Electronic music pioneer Suzanne Ciani never achieved the critical mass appeal of Brian Eno or Aphex Twin. Although once you listen to her album I’m sure you agree, she deserves to be up there with the greats of ambient music.
You never really hear much about female ambient music artists, it’s always men really – which is dumb. In this case, Suzanne Ciani can boast genuine claim to words like pioneering, groundbreaking, galactic, maverick and experimental.
Listening to this an aural and esoteric journey from the 70’s, it’s a one-woman race to the proverbial moon. If there was a great soundtrack to the space race and the Cold War, then this album would be it. It sounds genuinely like nothing else on the planet. It’s like the gods of the pleiades are jostling and playing together in the heavens and only the aliens can understand it.
Suzanne and the Buchla synthesizer
In the 70’s (then) 20 year old Suzanne was employed in San Francisco’s Buchla headquarters. The Buchla was a modular synthesizer that was historical competitor to the more popular and well-known Moog from New York. Buchla was run by a bunch of rag-tag acid-eating hippy types. And the lack of a piano keyboard controller on the Buchla made it a very experimental piece of equipment.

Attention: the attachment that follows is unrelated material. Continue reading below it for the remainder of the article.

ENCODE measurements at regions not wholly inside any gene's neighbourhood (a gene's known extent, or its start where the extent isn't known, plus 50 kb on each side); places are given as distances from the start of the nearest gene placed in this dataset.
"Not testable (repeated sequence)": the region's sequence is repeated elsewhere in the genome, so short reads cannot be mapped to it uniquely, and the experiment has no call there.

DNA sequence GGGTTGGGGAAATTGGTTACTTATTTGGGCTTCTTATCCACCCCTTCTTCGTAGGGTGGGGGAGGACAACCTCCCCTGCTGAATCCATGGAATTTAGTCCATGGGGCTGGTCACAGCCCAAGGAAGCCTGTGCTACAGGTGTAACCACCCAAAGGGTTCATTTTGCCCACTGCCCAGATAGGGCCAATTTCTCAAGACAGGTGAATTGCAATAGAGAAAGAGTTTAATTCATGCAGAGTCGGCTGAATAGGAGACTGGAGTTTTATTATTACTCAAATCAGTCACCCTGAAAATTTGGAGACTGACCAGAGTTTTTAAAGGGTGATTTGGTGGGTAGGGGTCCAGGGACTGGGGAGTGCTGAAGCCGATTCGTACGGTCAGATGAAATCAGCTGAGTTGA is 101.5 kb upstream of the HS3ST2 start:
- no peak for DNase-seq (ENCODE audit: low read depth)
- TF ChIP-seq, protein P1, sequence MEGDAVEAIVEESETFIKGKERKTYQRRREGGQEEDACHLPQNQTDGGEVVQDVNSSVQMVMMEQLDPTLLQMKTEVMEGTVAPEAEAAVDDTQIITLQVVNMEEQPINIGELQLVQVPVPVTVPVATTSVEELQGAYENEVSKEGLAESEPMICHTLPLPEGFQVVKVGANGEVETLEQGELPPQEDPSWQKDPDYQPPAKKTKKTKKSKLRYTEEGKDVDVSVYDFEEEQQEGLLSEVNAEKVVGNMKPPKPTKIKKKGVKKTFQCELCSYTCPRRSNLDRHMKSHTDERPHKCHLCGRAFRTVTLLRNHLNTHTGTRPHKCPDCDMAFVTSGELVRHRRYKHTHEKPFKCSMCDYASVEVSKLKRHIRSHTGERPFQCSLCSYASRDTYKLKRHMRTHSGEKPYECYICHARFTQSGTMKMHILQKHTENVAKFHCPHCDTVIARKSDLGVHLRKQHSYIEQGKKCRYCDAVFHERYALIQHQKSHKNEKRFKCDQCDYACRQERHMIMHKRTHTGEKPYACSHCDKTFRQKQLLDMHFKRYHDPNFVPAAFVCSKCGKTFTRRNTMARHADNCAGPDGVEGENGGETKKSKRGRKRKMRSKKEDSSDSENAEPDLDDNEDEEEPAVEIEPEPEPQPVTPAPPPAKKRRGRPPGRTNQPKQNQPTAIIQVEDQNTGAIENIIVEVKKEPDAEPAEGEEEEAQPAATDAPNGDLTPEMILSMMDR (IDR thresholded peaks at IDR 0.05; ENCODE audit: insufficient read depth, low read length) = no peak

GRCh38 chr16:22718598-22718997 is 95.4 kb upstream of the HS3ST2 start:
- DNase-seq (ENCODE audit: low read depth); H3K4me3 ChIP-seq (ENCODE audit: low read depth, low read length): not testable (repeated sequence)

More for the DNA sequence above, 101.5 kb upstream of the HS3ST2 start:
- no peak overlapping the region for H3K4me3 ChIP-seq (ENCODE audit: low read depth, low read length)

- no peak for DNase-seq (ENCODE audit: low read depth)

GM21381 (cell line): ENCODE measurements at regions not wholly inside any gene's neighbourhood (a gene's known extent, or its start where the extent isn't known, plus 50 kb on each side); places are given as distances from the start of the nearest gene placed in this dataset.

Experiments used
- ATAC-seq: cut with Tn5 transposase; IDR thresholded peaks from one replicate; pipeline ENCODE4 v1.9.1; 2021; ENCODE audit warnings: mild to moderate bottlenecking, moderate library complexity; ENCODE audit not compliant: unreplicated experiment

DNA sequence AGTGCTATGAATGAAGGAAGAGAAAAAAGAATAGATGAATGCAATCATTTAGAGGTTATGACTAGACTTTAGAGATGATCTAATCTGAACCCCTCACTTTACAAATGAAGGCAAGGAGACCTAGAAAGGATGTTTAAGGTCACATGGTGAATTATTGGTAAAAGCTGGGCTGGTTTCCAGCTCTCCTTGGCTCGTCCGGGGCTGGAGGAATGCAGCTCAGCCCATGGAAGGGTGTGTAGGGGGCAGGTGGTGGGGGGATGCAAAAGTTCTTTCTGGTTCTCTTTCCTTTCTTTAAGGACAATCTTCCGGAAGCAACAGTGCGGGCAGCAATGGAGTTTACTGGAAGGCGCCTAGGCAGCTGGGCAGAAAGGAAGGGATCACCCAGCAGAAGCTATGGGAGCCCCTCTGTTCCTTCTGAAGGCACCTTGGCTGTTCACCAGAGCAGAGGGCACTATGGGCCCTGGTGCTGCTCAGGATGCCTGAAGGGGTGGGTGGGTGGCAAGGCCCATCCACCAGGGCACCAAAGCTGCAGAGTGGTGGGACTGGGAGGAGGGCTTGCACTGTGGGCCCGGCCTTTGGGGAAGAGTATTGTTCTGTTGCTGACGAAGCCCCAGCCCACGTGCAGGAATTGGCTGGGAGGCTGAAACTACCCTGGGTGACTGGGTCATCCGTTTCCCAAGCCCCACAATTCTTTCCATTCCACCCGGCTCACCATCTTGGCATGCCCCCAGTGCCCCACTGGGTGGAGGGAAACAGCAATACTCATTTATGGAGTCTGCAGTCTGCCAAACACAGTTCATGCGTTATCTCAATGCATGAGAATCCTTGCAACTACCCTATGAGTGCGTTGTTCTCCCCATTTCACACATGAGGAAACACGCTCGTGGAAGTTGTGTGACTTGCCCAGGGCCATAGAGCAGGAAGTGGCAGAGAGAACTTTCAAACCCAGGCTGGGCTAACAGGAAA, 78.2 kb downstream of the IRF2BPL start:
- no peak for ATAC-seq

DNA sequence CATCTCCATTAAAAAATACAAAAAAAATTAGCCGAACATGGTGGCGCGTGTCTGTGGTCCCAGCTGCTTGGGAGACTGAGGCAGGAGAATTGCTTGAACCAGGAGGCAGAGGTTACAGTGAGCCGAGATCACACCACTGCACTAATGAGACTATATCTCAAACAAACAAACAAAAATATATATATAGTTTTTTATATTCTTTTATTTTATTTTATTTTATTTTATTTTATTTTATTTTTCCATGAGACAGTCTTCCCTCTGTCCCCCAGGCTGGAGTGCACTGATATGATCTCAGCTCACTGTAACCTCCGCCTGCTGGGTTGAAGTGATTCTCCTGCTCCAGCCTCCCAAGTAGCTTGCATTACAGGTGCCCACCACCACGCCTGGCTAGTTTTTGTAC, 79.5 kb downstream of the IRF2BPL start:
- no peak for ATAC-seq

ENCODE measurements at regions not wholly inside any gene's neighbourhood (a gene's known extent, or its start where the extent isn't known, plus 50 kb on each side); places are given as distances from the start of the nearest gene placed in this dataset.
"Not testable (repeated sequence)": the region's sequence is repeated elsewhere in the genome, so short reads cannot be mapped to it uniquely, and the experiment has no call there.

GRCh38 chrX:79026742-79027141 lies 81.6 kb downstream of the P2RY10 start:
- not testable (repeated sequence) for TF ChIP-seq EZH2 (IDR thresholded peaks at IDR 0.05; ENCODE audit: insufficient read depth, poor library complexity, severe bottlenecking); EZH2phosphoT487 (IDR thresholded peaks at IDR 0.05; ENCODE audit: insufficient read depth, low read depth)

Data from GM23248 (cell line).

This meant the Buchla, both the synthesizer and the company, was destined for the far fringes of the art scene and never really made it mainstream like the Moog, which had a lot of money and marketing spend behind it.
Suzanne Ciani was one of those original champions of the Buchla who stayed true to its experimental and enigmatic roots. Ciani combined her academic education in music with real skills in composition and made a pioneering album that was (and still is) completely and utterly mind-blowing.
At the turning point of history when the machines take over and they have animated discussions together in the absense of human ears, their conversation will sound like this.